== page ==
As an Academy Award-winning Deaf actress, Marlee Matlin also has another job in her portfolio, which is a novelist.
Her book ‘Deaf Child Crossing’, is the first of the trilogy in the series and where she made her debut as a writer.
Even though it’s not a book that will standout from the crowd, there are a number of things that you can learn from it, especially for the pre-teens, regardless of whether you are hearing or deaf.
Official Book Summary
Cindy looked straight at Megan. Now she looked a little frustrated. “What’s the matter? Are you deaf or something?” she yelled back. Megan screamed out, and then fell to the ground, laughing hysterically. “How did you know that?” she asked as she laughed.
Megan is excited when Cindy moves into her neighborhood — maybe she’ll finally have a best friend. Sure enough, the two girls quickly become inseparable. Cindy even starts to learn sign language so they can communicate more easily.
But when they go away to summer camp together, problems arise. Cindy feels left out because Megan is spending all of her time with Lizzie, another deaf girl; Megan resents that Cindy is always trying to help her, even when she doesn’t need help.
Before they can mend their differences, both girls have to learn what it means to be a friend. Deaf Child Crossing will strike a chord with anyone who has ever had, or wanted, a best friend.
Marlee Matlin’s comment about the book
“I’ve always wanted to write a book relating my experiences growing up as a deaf child in Chicago. Contrary to what people might think, it wasn’t all about hearing aids and speech classes for me or frustrations that I felt growing up deaf. I grew up in the early 70’s and it was very Brady Bunch with our family, with a funny, Matlin twist.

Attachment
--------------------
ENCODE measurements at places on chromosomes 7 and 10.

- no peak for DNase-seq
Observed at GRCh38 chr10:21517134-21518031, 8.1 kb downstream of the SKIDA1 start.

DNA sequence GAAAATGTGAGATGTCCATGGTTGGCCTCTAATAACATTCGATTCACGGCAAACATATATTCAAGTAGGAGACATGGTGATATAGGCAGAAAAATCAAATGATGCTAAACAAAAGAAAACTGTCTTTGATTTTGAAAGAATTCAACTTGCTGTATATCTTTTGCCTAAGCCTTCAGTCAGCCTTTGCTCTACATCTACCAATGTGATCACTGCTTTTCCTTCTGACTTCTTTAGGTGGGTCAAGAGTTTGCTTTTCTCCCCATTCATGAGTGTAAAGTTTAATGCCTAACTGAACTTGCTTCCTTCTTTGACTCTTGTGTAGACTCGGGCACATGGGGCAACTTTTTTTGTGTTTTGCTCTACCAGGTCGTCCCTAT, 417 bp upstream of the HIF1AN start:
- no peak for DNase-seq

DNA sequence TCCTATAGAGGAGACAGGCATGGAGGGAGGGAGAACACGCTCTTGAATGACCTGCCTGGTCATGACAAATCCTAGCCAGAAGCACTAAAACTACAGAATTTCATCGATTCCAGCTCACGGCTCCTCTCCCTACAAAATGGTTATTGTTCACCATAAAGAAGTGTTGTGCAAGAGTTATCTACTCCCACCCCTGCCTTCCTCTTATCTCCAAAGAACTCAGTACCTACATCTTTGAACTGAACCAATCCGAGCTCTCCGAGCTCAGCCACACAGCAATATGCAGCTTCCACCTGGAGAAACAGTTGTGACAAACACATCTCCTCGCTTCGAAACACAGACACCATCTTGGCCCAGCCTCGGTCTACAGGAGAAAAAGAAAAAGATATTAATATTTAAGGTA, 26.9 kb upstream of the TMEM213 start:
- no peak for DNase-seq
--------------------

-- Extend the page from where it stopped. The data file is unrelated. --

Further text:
Here’s one example. We had a dog, Apples. But unlike Tiger on the Brady Bunch, our dog was 13 years old, toothless, blind and had the worst breath this side of Jabba the Hut. But he was the sweetest dog you could ever ask for and I cried and cried when he died.
I also had a lot of friends in the neighborhood and drove everyone crazy with my Billy Joel music (I would learn his lyrics and listen for the beat while I signed the words in time with the music). These were the kinds of experiences I wanted to share with other kids.”Source – Marlee Matlin’s Official Site
My personal review
The story behind ‘Deaf Child Crossing’ is pretty straightforward, but that’s not necessarily a bad thing. It’s a sweet journey between two 8-9 years old girls, one deaf (Megan) and one hearing (Cindy), who have built up a friendship after Cindy moved into the same street as Megan, who was desperately seeking a friend to hang out with in the neighbourhood.
During that stage, Cindy became fascinated by the idea of communicating with sign language and gradually started to learn it, much to the excitement of Megan. And they became best of friends in a short space of time.
Cindy then became excited to go to a summer camp and tried to convince Megan to go with her, who was initially reluctant but then eventually decided to go. But the dynamic of the relationship has quickly changed when another deaf girl, who is much more fluent at sign language than Cindy, became friends with Megan at camp.
And Cindy started to feel left out.